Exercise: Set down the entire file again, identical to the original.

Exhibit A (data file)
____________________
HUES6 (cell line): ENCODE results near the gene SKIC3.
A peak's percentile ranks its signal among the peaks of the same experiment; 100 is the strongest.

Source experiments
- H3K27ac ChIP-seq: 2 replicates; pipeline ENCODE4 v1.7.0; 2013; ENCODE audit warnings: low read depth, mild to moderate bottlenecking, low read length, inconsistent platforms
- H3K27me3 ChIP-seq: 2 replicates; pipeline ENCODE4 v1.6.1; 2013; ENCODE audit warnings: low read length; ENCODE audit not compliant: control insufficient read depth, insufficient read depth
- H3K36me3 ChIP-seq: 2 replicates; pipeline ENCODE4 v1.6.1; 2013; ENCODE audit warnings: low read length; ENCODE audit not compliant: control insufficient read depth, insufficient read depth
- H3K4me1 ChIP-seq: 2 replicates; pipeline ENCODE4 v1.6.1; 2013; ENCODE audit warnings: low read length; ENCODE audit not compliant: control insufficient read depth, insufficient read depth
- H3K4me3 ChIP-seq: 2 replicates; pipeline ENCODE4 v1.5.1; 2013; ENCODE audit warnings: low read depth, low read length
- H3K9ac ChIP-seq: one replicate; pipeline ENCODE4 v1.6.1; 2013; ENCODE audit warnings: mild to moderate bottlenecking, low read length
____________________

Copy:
HUES6 (cell line): ENCODE results near the gene SKIC3.
A peak's percentile ranks its signal among the peaks of the same experiment; 100 is the strongest.

Source experiments
- H3K27ac ChIP-seq: 2 replicates; pipeline ENCODE4 v1.7.0; 2013; ENCODE audit warnings: low read depth, mild to moderate bottlenecking, low read length, inconsistent platforms
- H3K27me3 ChIP-seq: 2 replicates; pipeline ENCODE4 v1.6.1; 2013; ENCODE audit warnings: low read length; ENCODE audit not compliant: control insufficient read depth, insufficient read depth
- H3K36me3 ChIP-seq: 2 replicates; pipeline ENCODE4 v1.6.1; 2013; ENCODE audit warnings: low read length; ENCODE audit not compliant: control insufficient read depth, insufficient read depth
- H3K4me1 ChIP-seq: 2 replicates; pipeline ENCODE4 v1.6.1; 2013; ENCODE audit warnings: low read length; ENCODE audit not compliant: control insufficient read depth, insufficient read depth
- H3K4me3 ChIP-seq: 2 replicates; pipeline ENCODE4 v1.5.1; 2013; ENCODE audit warnings: low read depth, low read length
- H3K9ac ChIP-seq: one replicate; pipeline ENCODE4 v1.6.1; 2013; ENCODE audit warnings: mild to moderate bottlenecking, low read length